According to Dr William Fry, Professor Emeritus at Stanford Medical School:
Laughter aids memory and increases alertness and concentration.
Laughter, fun and humour serve an important development function for young children, as a way to express their growing powers of reasoning and creativity. The educational value of this bond between laughter and learning is inestimable.
With laughter as an element in the learning process, children will learn and retain more of what you teach them, and you will both enjoy every minute of it.
The Physiological Benefits of Laughter
When a person laughs, carbon dioxide leave the body and is replaced by oxygen-rich air. This stimulates the production of anti-inflammatory agents, encourages muscles to relax and oxygenates muscles and other tissues all over the body, from the scalp to the legs, all the while reducing levels of the stress hormone cortisol.
The physiological study of laughter is called ‘gelotology’ (from the Greek ‘gelos’/’gelotos’ – meaning laughter).
Gelotology reveals that laughter seems to be produced via a circuit that runs through many regions of the brain. Three main areas of the brain that are activated during laughter are:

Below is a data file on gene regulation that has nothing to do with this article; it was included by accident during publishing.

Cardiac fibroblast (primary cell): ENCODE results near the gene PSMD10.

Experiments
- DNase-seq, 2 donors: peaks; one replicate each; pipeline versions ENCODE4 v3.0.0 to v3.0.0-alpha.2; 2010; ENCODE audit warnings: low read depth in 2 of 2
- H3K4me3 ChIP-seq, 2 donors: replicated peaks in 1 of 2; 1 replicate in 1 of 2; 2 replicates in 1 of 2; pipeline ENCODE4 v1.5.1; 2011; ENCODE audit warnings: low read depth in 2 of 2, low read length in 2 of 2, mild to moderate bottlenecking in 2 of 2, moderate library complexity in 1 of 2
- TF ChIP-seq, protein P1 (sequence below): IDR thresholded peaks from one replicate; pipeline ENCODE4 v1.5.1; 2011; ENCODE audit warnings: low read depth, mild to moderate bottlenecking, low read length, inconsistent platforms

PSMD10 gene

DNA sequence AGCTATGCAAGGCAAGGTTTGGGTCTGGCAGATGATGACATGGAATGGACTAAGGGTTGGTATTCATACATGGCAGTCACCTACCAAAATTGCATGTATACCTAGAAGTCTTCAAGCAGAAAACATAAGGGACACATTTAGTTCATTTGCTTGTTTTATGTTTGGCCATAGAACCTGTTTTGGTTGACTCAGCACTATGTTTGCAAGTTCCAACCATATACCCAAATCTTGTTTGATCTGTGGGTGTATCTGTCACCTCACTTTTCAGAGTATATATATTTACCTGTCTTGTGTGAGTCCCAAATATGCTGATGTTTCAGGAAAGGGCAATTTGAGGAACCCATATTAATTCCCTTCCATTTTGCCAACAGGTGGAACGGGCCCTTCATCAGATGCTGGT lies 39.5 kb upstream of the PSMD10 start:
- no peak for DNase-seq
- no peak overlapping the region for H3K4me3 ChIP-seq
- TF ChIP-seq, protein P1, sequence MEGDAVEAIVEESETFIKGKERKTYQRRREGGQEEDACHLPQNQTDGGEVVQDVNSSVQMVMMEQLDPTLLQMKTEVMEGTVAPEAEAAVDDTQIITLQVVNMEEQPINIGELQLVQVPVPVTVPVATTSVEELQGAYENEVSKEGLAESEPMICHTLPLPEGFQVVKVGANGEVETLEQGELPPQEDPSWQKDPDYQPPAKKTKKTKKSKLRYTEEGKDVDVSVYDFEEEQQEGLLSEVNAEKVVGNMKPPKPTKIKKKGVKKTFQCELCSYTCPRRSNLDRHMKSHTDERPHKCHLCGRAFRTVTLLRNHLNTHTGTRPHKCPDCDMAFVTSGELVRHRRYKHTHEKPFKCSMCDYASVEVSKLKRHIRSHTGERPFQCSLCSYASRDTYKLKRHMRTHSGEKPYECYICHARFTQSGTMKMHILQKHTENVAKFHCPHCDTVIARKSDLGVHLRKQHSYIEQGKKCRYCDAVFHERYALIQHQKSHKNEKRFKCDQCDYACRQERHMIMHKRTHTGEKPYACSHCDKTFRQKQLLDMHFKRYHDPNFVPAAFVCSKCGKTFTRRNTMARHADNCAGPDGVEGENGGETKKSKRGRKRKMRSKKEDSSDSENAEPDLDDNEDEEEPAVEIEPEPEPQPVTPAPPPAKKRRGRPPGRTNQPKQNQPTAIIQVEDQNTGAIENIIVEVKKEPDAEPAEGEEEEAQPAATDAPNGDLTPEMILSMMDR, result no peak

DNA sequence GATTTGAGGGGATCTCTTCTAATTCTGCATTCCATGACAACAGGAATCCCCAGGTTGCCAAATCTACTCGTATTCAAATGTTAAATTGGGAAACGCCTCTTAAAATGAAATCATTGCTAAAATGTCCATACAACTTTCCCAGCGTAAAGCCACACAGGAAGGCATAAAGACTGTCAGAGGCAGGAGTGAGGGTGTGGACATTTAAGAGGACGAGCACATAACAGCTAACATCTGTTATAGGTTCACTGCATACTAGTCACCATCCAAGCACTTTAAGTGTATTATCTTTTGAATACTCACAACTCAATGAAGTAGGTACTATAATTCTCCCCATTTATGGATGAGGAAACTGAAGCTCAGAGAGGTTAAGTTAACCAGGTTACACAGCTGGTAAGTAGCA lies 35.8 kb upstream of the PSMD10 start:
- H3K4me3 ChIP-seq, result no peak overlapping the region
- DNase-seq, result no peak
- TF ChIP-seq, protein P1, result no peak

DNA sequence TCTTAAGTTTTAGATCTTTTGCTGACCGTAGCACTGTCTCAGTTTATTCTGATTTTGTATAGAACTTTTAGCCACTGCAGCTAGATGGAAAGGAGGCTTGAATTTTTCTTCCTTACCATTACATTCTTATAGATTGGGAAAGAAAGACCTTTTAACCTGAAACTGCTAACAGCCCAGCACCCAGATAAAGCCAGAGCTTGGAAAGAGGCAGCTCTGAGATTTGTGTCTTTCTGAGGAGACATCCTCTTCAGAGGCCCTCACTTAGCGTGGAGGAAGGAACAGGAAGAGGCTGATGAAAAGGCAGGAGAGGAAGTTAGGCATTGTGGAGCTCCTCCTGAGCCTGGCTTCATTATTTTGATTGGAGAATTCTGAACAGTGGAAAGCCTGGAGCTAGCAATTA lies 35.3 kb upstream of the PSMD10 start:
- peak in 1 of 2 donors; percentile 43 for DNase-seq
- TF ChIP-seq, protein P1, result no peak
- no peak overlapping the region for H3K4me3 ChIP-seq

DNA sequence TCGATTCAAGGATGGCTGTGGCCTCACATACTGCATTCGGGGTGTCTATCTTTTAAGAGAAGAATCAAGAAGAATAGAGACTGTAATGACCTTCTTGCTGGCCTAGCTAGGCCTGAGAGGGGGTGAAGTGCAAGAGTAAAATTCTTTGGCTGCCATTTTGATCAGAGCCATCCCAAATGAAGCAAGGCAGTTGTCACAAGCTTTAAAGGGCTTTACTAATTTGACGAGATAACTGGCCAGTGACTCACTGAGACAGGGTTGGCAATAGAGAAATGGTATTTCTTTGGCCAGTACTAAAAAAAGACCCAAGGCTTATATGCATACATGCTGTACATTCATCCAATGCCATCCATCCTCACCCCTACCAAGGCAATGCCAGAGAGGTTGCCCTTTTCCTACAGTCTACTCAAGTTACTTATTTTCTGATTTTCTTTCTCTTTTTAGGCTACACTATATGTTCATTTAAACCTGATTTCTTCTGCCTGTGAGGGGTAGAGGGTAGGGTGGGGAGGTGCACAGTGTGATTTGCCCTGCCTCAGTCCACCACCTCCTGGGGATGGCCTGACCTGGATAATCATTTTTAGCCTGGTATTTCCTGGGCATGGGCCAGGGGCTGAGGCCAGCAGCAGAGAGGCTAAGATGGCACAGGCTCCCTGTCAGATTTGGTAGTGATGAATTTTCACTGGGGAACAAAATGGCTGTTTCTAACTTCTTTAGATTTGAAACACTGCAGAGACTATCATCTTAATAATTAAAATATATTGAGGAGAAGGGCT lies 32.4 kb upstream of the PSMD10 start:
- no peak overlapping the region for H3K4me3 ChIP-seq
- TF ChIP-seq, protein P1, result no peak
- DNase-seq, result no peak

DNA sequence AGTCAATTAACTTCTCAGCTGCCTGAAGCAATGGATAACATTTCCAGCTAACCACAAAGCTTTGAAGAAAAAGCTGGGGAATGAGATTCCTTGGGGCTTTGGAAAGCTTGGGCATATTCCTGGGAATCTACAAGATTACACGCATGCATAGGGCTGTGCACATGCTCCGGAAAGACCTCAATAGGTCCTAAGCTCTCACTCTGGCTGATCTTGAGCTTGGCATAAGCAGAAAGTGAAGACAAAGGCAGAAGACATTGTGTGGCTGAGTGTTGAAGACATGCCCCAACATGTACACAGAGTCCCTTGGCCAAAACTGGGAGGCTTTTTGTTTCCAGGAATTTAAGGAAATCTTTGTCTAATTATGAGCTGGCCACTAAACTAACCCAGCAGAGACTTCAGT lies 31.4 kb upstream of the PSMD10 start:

- The cognitive (thinking) regions of the brain– which help you ‘get’ a joke. This includes parts of the frontal lobe near the forehead – a key area for future logical thinking and decision-making
- The motor regions of the brain– which help move the muscles of the face to smile and laugh
- The emotional regions of the brain– which help produce the happy feelings that accompany a cheerful experience
The Health Benefits of Laughter
Just a few fun experiences a week will elevate serotonin levels and help boost your immune system and improve your health – and, by extension, your longevity (life expectancy).
A Science Fact: